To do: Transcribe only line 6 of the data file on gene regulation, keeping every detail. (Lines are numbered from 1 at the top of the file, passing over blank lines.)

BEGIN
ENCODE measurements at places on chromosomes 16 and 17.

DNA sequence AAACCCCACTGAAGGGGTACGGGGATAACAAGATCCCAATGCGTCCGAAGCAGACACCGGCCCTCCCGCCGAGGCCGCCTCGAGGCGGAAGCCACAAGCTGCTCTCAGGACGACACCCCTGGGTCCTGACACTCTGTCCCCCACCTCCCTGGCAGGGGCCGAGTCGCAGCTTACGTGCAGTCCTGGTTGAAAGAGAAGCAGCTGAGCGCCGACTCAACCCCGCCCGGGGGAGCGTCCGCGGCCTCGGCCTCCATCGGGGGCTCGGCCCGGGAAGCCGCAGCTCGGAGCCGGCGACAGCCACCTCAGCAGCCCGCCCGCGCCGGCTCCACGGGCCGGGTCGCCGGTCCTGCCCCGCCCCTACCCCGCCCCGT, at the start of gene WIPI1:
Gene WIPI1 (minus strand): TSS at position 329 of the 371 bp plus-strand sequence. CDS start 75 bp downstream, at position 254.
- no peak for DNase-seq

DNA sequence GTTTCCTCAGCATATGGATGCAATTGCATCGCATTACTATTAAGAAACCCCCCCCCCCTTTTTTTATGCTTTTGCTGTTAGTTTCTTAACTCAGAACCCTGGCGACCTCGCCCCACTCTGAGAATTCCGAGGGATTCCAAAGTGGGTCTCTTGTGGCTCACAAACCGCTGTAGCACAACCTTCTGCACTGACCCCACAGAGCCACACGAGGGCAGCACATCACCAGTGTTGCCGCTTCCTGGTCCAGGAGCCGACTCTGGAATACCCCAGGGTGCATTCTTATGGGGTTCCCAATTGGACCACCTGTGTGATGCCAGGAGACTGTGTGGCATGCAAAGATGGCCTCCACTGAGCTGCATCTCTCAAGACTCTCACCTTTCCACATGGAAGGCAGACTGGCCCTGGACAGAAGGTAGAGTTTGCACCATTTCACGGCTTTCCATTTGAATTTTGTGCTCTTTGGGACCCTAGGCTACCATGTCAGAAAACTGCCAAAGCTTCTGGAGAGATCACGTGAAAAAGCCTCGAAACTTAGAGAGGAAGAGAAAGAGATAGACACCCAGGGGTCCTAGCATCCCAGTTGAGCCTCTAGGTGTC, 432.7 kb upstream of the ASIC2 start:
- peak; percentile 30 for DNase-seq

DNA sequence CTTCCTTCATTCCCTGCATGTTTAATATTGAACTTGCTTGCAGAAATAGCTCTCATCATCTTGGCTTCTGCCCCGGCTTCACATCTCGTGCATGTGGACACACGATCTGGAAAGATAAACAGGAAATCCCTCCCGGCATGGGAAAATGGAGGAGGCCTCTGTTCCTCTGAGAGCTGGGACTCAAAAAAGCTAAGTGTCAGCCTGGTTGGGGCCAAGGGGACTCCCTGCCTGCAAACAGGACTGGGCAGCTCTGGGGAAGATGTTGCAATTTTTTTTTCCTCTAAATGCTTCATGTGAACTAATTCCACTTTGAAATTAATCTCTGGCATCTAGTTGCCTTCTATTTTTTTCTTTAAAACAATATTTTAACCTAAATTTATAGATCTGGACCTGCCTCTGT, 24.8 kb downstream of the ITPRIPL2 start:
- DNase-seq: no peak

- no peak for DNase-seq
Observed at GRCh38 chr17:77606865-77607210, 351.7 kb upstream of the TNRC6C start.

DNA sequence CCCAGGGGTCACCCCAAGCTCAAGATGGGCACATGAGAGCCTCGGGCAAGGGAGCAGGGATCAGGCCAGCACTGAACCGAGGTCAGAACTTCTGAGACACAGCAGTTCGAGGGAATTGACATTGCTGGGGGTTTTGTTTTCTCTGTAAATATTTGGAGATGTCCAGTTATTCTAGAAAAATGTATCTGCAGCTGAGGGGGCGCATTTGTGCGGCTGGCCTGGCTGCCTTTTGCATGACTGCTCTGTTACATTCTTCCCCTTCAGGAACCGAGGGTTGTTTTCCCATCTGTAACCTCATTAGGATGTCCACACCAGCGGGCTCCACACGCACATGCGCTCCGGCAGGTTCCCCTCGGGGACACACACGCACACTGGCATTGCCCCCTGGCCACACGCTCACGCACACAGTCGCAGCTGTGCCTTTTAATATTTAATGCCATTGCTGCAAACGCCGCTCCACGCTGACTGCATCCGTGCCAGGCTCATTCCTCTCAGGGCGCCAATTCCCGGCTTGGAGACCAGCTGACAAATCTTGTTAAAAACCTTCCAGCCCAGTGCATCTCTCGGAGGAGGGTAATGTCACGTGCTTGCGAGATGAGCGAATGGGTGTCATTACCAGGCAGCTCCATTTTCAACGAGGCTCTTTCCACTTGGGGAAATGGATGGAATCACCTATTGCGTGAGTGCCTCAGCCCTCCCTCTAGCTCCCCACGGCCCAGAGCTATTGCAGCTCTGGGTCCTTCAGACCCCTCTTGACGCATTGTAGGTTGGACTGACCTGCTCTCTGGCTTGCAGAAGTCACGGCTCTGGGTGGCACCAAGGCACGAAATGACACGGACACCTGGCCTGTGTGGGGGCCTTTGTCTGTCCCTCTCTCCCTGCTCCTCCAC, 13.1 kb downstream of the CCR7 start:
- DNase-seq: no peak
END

- peak; percentile 30 for DNase-seq